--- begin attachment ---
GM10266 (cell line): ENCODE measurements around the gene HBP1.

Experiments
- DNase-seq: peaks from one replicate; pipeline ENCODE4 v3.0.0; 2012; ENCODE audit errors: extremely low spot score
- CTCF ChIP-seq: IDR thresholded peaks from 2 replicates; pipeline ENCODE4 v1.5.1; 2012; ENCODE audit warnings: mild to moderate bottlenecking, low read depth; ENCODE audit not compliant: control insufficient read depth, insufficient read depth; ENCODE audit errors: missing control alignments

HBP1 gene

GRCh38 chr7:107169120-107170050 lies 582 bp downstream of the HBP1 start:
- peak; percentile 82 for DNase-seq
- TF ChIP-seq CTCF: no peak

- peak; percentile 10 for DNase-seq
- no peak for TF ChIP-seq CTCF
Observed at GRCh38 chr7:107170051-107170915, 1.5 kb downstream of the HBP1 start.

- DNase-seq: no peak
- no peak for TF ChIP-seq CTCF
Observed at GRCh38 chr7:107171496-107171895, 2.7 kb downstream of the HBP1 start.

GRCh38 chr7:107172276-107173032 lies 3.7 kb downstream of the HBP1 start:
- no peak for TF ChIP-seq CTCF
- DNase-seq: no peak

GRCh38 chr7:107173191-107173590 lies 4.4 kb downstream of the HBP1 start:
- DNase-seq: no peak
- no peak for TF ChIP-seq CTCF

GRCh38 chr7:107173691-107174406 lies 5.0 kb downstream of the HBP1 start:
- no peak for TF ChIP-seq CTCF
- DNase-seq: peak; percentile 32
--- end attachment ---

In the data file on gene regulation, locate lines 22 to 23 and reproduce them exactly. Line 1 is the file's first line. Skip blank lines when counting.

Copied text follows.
- no peak for TF ChIP-seq CTCF
- DNase-seq: peak; percentile 32